DiCaprio Backs Solar Firm Offering Low-Cost Clean Energy to Rural Communities
Actor and environmental activist Leonardo DiCaprio has joined Kingo—a Guatemala-based business that provides low-cost solar energy kits for off-grid communities—as an investor and member of its board of advisors.
"Solar power is key to a future without fossil fuels, and Kingo's technology will help enable broad use of clean energy across the developing world," DiCaprio said in a statement. "I am proud to invest in Kingo as they seek to eradicate energy poverty, and I look forward to serving as an advisor to the company."
Kingo offers a range of pay-as-you-go kits consisting of light bulbs, photovoltaic panels and a battery that can store electricity generated during the day.
Its prices are competitive compared with the cost of buying candles every day, and also eliminate the need for polluting alternatives such as kerosene and diesel. Users do not have to pay installation fees or maintenance costs.
Since its founding in 2013, Kingo has serviced more than 60,000 households around the world and has installed around 7,000 new systems each month, the company touts. Its mission is to help provide clean, affordable energy for the 1.2 billion people worldwide who do not have access to the power grid.
"Seventeen percent of the world's population still lacks access to power. Access to electricity represents one of the biggest restrictions for progress, as it is the base for all productive activity," Kingo founder and CEO Juan Fermín Rodriguez, who grew up in Guatemala, said in an interview last year.
"We aim not only to eradicate the lack of access to electricity, but also to play a spearheading role in the transition from the world's energy consumption in becoming 100 percent renewable."
To date, Kingo has raised $25 million in several equity and debt rounds led by prominent investors and institutions, including the largest utility in Europe (ENGIE Rassembleurs d'Energies), one of the largest utilities in Latin America (FCP), PeopleFund, the Dutch Development Bank, the French Development Bank and the Inter-American Development Bank. DiCaprio's investment amount was not disclosed.
"We are honored to have
Leonardo DiCaprio, someone who is seriously committed to addressing climate and environment-related causes, invest in Kingo and join our board of advisors," said Rodriguez in a statement.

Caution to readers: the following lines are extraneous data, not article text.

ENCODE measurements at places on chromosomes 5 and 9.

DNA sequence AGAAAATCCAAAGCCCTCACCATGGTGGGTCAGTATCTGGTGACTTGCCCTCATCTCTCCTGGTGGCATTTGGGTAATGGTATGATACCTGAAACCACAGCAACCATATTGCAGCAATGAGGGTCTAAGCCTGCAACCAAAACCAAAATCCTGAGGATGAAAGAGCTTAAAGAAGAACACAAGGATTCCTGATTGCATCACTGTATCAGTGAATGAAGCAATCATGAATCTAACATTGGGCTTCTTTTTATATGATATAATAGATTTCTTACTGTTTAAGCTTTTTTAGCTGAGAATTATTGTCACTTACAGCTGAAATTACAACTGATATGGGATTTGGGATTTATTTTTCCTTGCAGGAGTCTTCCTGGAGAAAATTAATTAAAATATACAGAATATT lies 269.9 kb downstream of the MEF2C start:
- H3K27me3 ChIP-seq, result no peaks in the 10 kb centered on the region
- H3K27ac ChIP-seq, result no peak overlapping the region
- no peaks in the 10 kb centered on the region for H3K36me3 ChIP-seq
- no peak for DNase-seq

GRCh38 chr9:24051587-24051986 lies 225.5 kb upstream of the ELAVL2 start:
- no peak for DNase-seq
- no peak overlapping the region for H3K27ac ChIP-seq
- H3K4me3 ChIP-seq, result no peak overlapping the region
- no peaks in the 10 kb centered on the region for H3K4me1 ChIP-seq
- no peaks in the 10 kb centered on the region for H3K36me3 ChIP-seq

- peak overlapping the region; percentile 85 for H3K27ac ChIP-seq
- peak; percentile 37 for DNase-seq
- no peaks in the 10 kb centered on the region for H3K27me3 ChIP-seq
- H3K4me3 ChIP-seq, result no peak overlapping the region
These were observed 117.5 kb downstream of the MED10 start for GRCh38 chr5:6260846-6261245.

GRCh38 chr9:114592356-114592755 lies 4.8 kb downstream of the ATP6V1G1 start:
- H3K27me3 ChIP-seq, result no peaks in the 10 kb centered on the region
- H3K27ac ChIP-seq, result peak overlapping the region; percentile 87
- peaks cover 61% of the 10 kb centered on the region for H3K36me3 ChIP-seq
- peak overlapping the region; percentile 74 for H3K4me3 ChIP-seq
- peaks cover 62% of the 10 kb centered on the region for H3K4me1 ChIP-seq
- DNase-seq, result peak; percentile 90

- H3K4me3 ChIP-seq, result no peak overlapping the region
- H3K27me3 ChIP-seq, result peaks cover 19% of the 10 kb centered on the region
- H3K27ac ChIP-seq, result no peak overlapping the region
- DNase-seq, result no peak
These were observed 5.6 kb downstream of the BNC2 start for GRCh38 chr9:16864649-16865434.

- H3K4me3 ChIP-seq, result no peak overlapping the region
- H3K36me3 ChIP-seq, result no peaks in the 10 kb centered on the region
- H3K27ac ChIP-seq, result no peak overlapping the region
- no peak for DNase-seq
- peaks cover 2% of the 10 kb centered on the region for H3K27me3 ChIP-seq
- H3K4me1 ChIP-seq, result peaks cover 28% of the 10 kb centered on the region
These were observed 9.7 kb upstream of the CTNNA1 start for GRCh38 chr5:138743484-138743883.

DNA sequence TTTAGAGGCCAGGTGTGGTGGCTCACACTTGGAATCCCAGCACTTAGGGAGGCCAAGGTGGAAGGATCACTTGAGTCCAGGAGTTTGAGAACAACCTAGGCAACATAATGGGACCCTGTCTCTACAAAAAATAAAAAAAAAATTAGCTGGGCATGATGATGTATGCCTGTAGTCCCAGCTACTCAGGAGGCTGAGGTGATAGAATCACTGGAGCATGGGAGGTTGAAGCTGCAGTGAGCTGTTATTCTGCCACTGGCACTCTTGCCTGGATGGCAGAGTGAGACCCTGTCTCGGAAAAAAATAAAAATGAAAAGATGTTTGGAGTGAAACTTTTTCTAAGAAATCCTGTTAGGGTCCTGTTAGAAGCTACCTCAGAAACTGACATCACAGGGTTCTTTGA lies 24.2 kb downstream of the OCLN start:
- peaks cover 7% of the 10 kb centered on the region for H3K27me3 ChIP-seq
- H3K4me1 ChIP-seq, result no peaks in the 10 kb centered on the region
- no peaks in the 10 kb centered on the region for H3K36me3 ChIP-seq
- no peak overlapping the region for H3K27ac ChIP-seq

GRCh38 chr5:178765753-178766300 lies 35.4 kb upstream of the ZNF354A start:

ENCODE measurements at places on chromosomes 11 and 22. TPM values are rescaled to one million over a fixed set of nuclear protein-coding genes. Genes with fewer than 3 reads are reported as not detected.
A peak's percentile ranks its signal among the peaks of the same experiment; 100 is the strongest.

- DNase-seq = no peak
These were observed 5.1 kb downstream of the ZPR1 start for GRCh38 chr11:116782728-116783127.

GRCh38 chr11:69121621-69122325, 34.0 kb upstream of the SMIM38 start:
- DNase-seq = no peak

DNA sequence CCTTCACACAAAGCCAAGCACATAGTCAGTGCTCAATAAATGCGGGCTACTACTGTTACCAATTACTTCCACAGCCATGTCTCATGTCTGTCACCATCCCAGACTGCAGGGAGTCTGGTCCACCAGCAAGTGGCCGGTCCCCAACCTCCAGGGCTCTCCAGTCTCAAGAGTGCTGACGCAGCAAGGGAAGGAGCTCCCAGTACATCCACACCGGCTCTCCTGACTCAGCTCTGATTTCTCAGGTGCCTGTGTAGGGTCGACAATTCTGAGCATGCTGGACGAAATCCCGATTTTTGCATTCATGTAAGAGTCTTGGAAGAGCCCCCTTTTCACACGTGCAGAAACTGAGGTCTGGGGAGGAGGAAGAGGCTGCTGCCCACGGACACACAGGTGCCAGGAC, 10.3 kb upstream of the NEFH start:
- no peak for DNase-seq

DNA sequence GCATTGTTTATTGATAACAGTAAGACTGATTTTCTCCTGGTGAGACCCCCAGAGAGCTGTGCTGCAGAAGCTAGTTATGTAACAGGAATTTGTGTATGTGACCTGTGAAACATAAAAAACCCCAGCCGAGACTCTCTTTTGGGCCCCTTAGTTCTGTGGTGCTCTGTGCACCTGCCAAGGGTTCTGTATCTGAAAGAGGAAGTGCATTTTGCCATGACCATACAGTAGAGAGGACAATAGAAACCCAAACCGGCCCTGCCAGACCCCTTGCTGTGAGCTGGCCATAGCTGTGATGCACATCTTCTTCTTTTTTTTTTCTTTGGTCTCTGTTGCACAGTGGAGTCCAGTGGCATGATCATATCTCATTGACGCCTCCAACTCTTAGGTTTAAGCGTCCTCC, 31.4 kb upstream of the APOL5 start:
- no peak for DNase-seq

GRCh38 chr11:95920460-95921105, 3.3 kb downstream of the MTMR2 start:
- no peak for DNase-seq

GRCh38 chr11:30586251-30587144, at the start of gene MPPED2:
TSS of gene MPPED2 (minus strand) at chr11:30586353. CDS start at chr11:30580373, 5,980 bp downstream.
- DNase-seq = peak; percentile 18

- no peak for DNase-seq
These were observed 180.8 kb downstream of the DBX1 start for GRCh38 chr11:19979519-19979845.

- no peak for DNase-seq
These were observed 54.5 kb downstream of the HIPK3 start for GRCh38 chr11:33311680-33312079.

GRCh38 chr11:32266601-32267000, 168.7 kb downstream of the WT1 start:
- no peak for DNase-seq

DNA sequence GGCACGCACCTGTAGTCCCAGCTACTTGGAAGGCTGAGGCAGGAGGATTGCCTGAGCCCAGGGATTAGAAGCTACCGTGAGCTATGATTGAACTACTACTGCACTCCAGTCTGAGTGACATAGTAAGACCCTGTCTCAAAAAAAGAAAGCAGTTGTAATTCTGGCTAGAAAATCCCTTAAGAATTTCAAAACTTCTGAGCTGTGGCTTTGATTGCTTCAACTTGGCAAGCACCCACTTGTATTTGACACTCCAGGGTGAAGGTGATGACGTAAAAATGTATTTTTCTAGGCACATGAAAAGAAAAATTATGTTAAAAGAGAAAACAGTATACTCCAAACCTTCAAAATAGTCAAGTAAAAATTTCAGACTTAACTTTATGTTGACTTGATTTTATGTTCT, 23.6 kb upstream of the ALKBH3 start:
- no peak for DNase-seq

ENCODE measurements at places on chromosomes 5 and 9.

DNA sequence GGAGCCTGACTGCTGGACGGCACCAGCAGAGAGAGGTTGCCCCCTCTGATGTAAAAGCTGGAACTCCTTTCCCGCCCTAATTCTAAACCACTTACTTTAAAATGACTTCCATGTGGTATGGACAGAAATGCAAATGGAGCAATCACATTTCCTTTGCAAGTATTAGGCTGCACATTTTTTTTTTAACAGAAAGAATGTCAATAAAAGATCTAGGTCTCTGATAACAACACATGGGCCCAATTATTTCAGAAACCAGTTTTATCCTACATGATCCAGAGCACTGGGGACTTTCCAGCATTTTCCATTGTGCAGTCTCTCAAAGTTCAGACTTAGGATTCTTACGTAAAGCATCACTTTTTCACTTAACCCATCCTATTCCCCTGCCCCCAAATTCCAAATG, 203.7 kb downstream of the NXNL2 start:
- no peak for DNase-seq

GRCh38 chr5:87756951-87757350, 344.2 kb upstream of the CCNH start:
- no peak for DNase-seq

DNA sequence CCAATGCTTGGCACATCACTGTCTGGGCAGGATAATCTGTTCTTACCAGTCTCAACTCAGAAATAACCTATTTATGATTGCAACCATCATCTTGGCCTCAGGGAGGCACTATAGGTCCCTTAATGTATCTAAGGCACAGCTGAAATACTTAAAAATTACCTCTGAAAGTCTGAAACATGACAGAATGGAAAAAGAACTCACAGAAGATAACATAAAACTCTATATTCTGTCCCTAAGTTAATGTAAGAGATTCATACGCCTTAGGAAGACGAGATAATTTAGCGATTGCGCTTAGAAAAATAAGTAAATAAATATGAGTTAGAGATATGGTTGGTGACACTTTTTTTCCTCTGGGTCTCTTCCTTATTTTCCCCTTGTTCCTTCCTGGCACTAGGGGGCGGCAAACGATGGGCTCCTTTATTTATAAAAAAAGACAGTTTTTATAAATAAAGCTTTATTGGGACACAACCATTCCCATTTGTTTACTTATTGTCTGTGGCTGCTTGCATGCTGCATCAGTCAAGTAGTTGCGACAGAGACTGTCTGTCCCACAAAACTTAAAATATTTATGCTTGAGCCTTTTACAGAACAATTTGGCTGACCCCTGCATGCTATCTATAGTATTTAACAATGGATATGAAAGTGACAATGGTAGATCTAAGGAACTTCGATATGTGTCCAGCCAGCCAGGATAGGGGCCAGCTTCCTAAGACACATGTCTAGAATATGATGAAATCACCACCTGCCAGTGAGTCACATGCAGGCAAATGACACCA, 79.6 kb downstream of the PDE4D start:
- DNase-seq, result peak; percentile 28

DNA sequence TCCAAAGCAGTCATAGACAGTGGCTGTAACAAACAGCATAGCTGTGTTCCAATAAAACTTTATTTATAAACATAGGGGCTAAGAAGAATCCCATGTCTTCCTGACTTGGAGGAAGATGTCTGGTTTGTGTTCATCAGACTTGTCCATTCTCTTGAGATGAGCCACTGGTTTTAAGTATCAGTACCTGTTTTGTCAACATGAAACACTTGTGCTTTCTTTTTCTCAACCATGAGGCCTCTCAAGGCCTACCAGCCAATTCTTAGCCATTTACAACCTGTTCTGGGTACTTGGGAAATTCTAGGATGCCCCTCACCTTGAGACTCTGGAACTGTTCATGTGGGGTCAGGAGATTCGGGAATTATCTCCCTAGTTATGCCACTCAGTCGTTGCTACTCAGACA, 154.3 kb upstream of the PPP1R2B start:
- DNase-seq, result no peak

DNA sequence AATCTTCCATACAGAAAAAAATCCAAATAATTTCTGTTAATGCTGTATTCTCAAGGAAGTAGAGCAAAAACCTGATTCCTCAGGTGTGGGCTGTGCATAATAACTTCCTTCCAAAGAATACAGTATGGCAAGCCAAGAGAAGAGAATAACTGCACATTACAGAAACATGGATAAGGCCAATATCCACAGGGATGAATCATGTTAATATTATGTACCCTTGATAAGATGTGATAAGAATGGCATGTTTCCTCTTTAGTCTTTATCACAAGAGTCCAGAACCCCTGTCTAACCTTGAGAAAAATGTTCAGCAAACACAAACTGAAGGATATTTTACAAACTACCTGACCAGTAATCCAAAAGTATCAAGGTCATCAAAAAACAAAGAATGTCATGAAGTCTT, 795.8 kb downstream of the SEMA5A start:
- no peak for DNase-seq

"Leo will help advise Kingo as we work to achieve growth through expanded R&D capabilities and new market entry strategies. We remain committed to developing innovative solutions to the 1.2 billion people who currently live in the dark."
Seychelles Creates Groundbreaking Marine Reserve With Help From Leonardo DiCaprio https://t.co/EdXlLrzu1X… https://t.co/mUAkj11OSl— EcoWatch (@EcoWatch)1519324409.0
The ghoulishly named ogre-faced spider can "hear" with its legs and use that ability to catch insects flying behind it, the study published in Current Biology Thursday concluded.
"Spiders are sensitive to airborne sound," Cornell professor emeritus Dr. Charles Walcott, who was not involved with the study, told the Cornell Chronicle. "That's the big message really."
The net-casting, ogre-faced spider (Deinopis spinosa) has a unique hunting strategy, as study coauthor Cornell University postdoctoral researcher Jay Stafstrom explained in a video.
They hunt only at night using a special kind of web: an A-shaped frame made from non-sticky silk that supports a fuzzy rectangle that they hold with their front forelegs and use to trap prey.
They do this in two ways. In a maneuver called a "forward strike," they pounce down on prey moving beneath them on the ground. This is enabled by their large eyes — the biggest of any spider. These eyes give them 2,000 times the night vision that we have, Science explained.
But the spiders can also perform a move called the "backward strike," Stafstrom explained, in which they reach their legs behind them and catch insects flying through the air.